Law Wants Animal Advocates Arrested – SPCA Won’t Do It

Schenectady SPCA

Trap Neuter and Return Program Deemed Unlawful

Schenectady County SPCA chief humane law enforcement officer Mathew B. Tully announced today that the not for profit organization will not arrest anyone engaging in the controversial “trap neuter and return” (TNR) of animals. TNR is the method of humanely trapping feral cats, having them spayed or neutered, vaccinated against rabies, and then returning them to their colony to live out their lives. According to well known animal law expert and attorney, Jonathan Schopf who wrote a law review on this topic for the Albany County Bar Association (see attached), TNR is currently a crime under New York State Animal Cruelty laws punishable by imprisonment for up to one year and/or a fine up to one thousand dollars. Tully pointed out a section of the law that requires police officers to make animal cruelty arrests but allows SPCA officers discretion on whether an arrest should be made.

“The animal cruelty laws explicitly give SPCA officers the ability to not arrest persons who have violated animal cruelty laws. After reviewing the facts and circumstances surrounding several TNR programs in Schenectady and Schoharie Counties, I have directed our officers to not make arrests,” stated chief Tully. TNR is the only proven humane and effective method to manage feral cat colonies and involves a colony caretaker who provides food and adequate shelter and monitors cats’ health. TNR has been shown to be the least costly, as well as the most efficient and humane way of stabilizing feral cat populations. TNR helps the community by stabilizing the population of the feral colony and, over time, reducing it. At the same time, nuisance behaviors such as spaying, excessive noisemaking and fighting are largely eliminated, and no more kittens are born. Yet, the benefit of natural rodent control is continued.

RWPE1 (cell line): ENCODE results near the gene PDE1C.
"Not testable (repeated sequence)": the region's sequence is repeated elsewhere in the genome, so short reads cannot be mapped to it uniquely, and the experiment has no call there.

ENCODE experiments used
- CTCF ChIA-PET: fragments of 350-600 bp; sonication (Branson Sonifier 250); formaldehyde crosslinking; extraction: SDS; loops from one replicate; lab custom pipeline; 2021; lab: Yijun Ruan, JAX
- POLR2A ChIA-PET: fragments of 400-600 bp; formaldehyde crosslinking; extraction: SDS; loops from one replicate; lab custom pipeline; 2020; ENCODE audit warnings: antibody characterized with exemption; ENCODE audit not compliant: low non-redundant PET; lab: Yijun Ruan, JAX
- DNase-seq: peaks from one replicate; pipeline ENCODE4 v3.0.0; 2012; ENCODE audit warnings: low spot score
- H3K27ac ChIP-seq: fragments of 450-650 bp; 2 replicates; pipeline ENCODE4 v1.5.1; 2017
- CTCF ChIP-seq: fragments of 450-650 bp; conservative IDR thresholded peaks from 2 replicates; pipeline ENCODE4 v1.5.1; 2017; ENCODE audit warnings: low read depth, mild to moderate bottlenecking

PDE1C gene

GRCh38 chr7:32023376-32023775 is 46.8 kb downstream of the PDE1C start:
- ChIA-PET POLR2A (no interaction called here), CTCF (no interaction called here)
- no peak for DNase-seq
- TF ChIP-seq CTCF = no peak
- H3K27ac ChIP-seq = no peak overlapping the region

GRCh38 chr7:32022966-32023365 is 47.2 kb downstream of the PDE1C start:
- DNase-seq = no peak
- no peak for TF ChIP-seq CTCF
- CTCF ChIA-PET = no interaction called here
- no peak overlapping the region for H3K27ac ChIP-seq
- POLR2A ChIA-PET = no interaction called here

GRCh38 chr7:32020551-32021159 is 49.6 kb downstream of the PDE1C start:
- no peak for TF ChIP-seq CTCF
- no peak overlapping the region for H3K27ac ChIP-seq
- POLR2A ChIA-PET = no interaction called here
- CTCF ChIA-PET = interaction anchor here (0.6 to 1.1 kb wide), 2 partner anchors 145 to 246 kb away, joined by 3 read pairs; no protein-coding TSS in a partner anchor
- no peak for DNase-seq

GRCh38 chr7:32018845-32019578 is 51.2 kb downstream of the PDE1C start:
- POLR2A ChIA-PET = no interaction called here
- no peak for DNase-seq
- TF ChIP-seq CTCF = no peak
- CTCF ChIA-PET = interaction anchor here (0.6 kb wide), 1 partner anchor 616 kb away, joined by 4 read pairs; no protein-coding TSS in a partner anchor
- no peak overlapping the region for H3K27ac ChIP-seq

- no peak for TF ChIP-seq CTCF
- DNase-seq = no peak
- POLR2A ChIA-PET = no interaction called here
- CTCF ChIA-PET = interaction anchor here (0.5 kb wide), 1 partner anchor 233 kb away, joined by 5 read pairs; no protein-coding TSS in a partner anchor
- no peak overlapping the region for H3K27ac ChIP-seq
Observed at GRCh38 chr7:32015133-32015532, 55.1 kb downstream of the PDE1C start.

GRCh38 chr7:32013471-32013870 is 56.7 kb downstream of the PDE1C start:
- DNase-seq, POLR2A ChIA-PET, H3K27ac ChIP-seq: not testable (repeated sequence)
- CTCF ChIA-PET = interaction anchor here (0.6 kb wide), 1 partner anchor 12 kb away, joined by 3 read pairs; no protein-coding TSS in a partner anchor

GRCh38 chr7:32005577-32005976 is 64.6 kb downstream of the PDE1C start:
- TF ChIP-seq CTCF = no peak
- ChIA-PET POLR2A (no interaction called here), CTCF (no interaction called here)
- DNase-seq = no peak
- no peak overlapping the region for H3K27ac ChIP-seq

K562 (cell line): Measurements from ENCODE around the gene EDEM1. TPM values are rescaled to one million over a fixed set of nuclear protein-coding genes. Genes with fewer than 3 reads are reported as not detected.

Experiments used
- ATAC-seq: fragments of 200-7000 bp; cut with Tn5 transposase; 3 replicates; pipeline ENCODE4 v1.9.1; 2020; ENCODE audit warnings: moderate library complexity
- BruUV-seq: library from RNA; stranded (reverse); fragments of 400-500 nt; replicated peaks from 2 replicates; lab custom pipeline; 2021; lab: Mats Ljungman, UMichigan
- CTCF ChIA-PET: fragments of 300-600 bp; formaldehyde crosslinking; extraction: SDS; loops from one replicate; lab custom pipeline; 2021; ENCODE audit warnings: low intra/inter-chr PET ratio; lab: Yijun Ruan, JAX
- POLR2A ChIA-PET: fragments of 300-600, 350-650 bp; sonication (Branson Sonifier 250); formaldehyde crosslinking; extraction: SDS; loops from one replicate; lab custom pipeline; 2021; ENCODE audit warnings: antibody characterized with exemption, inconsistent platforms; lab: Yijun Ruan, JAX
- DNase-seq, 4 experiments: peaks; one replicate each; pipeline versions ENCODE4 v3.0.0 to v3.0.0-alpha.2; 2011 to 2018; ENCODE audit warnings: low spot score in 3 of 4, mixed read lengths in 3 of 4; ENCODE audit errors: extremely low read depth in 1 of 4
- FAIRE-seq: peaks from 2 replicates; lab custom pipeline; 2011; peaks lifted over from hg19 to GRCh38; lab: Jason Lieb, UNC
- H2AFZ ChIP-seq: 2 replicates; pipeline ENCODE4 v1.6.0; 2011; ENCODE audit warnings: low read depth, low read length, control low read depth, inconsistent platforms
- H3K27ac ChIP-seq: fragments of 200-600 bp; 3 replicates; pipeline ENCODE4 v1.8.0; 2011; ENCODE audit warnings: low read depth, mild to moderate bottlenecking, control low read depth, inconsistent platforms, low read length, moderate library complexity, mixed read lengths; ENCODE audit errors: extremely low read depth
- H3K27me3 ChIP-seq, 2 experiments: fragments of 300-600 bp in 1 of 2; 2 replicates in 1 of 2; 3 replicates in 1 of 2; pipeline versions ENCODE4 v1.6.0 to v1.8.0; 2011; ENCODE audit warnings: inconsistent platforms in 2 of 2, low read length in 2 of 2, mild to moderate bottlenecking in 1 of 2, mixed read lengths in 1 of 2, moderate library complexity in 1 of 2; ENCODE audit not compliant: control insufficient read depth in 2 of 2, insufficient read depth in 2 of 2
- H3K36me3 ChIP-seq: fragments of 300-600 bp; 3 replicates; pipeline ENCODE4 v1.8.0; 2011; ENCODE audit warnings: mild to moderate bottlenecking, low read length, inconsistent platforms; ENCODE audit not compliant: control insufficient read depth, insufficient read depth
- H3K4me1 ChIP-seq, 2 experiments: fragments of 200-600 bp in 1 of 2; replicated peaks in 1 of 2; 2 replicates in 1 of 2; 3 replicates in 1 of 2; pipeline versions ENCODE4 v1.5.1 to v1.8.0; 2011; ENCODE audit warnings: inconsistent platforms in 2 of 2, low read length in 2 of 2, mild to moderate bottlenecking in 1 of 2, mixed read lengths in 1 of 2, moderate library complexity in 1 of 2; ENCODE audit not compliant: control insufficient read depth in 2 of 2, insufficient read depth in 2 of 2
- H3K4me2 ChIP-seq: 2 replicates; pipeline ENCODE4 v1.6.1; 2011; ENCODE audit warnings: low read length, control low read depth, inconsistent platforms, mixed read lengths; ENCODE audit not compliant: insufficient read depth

Tully pointed out that the non-arrest policy only pertains to feral cats and not stray cats. He explained the difference as a feral cat is primarily wild-raised or has adapted to feral life, while we define a stray cat as someone’s pet who has become lost or has been abandoned. Stray cats are usually tame and comfortable around people. They will frequently rub against legs and exhibit behaviors such as purring and meowing. In contrast, feral cats are notably quiet and keep their distance. Stray cats will often try to make a home near humans – in car garages, front porches or backyards. Most are completely reliant on humans as a food source and are not yet able to cope with life on the streets.

“I am not encouraging people to violate the law. People who engage in TNR can still be arrested by the police and prosecuted by the District Attorney, but our SPCA has limited resources and we need to prioritize our law enforcement and investigative resources on things that matter such as arresting people who intentionally cause harm to animals,” said chief Tully. “I have personally written to assemblyman Tedisco and Senator Farley to ask them to amend the current laws to allow TNR programs carried out by properly incorporated humane organizations.”

The Schenectady County SPCA Emergency Hotline is 518-755-9517. All complaints remain confidential and we do not investigate anonymous calls. The Schenectady County SPCA and all of our sworn and armed humane law enforcement officers are volunteers. To help crackdown on animal cruelty please donate online at www.countyspca.org.

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